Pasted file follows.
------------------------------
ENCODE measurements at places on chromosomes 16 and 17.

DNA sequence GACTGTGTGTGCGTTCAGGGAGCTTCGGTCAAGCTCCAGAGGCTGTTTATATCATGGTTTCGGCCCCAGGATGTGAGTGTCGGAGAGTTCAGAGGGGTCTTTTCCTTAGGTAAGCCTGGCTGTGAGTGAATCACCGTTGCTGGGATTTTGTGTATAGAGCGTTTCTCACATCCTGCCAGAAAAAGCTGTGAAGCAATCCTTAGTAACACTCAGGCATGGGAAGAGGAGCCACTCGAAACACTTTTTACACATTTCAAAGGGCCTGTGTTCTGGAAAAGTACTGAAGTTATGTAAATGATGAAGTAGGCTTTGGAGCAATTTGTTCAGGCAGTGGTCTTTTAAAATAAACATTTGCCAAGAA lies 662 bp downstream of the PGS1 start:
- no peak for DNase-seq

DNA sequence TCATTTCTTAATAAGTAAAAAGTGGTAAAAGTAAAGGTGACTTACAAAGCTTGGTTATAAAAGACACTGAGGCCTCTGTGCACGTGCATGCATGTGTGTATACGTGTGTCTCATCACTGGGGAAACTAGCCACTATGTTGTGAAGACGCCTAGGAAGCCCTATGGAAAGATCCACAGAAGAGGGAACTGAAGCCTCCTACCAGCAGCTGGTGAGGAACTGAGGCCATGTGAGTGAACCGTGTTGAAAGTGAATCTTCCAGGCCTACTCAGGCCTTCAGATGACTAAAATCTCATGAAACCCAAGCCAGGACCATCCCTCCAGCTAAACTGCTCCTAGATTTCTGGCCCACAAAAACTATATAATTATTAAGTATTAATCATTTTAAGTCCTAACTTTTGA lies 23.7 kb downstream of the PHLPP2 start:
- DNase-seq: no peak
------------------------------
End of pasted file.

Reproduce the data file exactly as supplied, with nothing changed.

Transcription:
ENCODE measurements at places on chromosomes 16 and 17.

DNA sequence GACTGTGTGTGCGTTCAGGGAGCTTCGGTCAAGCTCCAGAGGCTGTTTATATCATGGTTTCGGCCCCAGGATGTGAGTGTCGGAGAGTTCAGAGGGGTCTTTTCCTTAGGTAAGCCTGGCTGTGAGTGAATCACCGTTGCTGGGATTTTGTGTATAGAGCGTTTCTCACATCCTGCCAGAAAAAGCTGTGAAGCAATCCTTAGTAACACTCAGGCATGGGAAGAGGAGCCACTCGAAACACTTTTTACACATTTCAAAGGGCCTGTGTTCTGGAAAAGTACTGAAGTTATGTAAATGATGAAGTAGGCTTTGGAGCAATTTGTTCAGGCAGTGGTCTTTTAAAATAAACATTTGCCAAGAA lies 662 bp downstream of the PGS1 start:
- no peak for DNase-seq

DNA sequence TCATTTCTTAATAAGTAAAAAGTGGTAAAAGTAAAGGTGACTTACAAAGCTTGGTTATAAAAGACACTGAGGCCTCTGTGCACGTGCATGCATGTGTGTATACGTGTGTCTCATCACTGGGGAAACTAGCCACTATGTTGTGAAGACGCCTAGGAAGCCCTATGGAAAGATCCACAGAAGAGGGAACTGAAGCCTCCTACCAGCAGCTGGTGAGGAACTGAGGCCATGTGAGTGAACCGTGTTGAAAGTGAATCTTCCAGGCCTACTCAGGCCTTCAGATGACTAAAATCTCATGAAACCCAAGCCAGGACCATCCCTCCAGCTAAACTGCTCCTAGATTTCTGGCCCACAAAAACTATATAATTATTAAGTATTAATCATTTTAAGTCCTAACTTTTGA lies 23.7 kb downstream of the PHLPP2 start:
- DNase-seq: no peak